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  1. I for one can comisserate with Mr Shah. I left P o S to flee from the indiscriminate loud .music from the Morons over the hill from us. The man nearly killed me Christmas day 2014, called the police 3 times. Of course they never showed up. So we moved to quiet, peaceful Tobago or so we thought. 2 days before Christmas another set of Morons decided to crank up their music in a guest house next door. How a guest house ended up in a residential area is still beyond me but that is another matter. Eventually on Christmas day I couldn’t take it anymore so I called the Scarborough police. They were here in a matter of minutes and shut them down. Lo and behold they cranked it up later in the evening facing their speakers directly at us. My brother cussed them out good and proper. They lowered it to a tolerable level but by then my day was ruined. I just couldn’t function and had to cancel my plans for the evening. Needles to say I had to call the police again Boxing Day. This time I think the police took away their speakers. Not a peep after that. But it was three men two looked over the age of 60 causing this madness and disturbing our peace. One would think people their ages would be more conscious. Not a chance in hell. And we were told to expect more of this over the carnival weekend. Do we have a functional EMA? I think not. God help us.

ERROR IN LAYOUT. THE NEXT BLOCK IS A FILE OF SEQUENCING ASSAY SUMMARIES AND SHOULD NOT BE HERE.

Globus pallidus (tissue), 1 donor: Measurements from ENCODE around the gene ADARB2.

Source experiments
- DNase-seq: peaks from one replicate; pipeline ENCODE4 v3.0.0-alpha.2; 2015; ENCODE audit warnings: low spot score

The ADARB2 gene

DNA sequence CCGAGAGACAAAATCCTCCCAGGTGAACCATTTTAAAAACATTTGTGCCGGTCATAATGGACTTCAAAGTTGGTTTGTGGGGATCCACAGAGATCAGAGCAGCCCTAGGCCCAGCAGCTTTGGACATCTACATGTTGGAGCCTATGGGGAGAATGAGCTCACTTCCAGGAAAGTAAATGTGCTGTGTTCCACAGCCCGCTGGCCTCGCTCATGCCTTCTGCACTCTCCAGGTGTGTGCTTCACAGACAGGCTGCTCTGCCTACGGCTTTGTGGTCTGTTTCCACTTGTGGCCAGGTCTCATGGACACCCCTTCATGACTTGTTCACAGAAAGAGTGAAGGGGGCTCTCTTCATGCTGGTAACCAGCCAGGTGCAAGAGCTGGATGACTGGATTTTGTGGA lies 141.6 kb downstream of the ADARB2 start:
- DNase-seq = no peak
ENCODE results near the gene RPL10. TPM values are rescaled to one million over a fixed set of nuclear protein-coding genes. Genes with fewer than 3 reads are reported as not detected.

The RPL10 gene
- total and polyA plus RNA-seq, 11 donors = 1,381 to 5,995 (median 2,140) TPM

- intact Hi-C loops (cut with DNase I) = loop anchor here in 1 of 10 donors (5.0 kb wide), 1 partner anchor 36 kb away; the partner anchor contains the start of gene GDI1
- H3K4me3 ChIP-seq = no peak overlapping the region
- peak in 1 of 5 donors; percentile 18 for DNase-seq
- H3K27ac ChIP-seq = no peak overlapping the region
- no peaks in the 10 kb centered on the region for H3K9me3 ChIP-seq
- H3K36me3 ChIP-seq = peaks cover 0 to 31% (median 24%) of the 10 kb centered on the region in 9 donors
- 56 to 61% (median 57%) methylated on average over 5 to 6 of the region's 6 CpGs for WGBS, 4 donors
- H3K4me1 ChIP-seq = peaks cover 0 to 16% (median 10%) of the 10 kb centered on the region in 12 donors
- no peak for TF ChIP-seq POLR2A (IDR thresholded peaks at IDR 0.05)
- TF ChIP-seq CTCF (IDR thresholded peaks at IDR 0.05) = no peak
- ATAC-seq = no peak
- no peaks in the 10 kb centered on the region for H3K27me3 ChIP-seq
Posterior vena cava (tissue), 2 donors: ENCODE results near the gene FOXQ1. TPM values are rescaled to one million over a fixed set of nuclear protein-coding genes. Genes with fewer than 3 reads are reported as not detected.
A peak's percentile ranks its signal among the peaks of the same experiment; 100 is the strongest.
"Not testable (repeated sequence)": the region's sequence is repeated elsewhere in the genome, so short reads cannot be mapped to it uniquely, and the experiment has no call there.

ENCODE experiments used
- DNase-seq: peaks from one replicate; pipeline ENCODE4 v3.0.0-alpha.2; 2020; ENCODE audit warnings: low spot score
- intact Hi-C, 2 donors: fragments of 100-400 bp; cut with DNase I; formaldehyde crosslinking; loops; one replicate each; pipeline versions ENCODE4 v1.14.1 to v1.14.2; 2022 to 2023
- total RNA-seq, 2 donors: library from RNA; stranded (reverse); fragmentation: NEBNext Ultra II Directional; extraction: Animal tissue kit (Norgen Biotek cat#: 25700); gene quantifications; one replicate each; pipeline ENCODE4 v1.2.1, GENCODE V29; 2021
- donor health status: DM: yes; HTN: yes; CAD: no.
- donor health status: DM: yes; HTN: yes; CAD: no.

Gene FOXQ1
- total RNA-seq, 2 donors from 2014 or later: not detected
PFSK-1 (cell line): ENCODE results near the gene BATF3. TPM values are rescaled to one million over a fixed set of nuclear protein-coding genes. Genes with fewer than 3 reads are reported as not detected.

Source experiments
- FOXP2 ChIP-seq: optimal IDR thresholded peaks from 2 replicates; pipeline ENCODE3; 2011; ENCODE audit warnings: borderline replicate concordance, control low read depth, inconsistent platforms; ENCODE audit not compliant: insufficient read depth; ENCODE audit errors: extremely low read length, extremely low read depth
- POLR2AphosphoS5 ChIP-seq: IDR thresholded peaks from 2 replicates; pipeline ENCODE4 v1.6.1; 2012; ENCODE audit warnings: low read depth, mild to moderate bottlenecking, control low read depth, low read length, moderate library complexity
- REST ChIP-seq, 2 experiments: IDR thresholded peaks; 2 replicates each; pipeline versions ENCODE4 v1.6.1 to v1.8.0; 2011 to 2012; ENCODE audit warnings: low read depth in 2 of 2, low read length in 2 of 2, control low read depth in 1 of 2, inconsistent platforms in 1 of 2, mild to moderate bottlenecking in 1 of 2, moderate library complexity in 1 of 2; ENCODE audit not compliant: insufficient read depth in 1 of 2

2. I empathize with what Shah says, but the even sadder reality is that this is not solely relevant to older people in T & T. Hundreds of younger citizens were just as distressed by the noise. A friend’s young daughter was reduced to tears because she was so frightened by fireworks that came too near their house. We terrorise and abuse each other, regardless of age or gender. In Trinidad, only the rich and powerful live well, and only because they have the resources to make others suffer. If Raffique was a rich old man, he would probably get law enforcement officials who would rush to ensure that he was not unduly disturbed. If he was old, but related to someone prepared to rough people up on his behalf, same thing.